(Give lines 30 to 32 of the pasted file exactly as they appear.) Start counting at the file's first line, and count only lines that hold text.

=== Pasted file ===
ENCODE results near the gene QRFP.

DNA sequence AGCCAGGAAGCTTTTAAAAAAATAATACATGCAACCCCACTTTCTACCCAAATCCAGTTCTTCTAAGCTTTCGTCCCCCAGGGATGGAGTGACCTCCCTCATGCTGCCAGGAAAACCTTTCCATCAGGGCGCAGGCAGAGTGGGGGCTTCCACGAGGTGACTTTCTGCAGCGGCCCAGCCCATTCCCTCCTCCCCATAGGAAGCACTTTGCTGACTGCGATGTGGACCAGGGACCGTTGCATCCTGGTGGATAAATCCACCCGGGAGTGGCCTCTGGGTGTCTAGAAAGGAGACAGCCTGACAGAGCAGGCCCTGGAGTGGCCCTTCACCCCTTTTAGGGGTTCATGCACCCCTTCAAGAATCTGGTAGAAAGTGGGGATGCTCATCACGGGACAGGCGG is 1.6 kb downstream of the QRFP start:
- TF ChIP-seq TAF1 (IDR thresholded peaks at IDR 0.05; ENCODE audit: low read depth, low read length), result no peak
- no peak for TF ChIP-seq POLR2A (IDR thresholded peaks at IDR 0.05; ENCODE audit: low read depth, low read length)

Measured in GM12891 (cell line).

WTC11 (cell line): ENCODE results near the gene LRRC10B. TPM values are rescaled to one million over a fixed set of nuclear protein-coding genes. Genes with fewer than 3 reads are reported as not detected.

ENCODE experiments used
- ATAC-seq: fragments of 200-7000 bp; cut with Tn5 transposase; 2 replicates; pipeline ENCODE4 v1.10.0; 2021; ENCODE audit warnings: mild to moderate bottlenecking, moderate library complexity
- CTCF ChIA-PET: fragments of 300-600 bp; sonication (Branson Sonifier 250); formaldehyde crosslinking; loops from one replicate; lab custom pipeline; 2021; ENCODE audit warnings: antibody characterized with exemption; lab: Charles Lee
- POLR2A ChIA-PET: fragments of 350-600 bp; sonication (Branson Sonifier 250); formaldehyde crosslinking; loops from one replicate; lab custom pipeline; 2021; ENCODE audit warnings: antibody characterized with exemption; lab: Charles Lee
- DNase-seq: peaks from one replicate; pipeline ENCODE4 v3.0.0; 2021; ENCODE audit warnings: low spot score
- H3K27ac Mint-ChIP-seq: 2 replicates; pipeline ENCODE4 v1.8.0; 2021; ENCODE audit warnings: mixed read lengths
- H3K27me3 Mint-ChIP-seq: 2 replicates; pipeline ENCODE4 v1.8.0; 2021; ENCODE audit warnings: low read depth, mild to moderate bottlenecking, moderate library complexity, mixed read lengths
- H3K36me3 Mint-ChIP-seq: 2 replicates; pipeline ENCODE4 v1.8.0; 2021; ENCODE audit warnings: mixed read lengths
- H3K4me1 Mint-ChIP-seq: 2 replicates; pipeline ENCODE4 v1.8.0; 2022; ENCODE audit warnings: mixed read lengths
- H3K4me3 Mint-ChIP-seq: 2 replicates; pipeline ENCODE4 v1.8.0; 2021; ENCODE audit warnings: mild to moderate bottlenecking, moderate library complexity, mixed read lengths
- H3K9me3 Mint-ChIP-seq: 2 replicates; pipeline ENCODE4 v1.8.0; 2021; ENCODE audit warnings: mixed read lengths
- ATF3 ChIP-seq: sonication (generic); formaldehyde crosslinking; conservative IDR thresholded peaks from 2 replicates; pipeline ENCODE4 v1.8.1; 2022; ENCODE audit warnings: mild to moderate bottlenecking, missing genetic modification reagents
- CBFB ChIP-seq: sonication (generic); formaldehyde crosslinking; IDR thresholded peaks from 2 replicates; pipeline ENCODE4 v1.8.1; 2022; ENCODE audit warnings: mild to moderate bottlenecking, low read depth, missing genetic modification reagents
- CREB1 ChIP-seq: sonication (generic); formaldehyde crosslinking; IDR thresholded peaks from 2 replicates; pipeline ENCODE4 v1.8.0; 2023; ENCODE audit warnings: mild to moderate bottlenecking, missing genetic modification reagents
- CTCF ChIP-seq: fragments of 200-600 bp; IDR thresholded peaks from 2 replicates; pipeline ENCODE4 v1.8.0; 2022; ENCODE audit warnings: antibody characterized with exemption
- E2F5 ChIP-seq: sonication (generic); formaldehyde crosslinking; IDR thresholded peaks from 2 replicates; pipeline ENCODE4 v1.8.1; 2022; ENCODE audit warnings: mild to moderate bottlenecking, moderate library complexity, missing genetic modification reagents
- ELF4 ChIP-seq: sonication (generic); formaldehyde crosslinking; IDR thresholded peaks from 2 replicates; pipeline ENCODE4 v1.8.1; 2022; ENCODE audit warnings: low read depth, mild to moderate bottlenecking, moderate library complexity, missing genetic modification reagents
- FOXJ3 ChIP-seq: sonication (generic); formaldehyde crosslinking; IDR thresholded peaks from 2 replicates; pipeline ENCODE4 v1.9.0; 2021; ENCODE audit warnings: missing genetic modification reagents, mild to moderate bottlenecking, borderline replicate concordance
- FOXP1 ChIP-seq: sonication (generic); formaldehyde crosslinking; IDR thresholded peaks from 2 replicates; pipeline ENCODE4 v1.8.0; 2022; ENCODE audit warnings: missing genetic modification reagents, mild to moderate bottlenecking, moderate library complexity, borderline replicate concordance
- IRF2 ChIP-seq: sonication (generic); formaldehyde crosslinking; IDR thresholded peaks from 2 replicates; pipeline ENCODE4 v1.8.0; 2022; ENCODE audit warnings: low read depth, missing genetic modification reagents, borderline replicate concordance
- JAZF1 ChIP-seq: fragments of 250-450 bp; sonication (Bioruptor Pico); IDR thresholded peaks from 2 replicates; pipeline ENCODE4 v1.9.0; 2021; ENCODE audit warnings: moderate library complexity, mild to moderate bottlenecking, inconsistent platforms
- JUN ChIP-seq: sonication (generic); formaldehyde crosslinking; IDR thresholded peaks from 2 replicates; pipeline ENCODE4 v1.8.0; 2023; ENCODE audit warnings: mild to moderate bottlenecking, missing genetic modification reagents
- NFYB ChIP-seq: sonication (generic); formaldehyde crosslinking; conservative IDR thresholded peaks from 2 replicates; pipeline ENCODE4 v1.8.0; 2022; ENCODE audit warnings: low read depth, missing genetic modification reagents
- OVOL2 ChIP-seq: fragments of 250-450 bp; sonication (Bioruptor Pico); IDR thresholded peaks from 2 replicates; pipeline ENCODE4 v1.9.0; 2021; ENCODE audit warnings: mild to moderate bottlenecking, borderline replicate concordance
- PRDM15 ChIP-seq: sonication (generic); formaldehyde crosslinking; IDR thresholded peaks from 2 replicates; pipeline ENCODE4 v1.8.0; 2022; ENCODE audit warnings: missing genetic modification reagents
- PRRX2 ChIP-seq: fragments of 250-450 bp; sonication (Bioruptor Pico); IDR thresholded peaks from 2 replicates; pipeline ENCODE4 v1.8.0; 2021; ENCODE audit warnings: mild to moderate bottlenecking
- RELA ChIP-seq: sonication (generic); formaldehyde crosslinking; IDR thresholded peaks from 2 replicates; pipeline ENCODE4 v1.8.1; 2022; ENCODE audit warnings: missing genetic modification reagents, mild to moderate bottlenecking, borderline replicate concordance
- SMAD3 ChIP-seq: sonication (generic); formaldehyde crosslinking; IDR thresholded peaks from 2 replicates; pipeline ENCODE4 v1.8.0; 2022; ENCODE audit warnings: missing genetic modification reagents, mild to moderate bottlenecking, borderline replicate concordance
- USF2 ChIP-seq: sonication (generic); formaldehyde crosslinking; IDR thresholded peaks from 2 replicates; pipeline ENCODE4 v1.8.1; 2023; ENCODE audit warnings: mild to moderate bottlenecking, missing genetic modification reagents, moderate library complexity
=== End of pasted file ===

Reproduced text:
- OVOL2 ChIP-seq: fragments of 250-450 bp; sonication (Bioruptor Pico); IDR thresholded peaks from 2 replicates; pipeline ENCODE4 v1.9.0; 2021; ENCODE audit warnings: mild to moderate bottlenecking, borderline replicate concordance
- PRDM15 ChIP-seq: sonication (generic); formaldehyde crosslinking; IDR thresholded peaks from 2 replicates; pipeline ENCODE4 v1.8.0; 2022; ENCODE audit warnings: missing genetic modification reagents
- PRRX2 ChIP-seq: fragments of 250-450 bp; sonication (Bioruptor Pico); IDR thresholded peaks from 2 replicates; pipeline ENCODE4 v1.8.0; 2021; ENCODE audit warnings: mild to moderate bottlenecking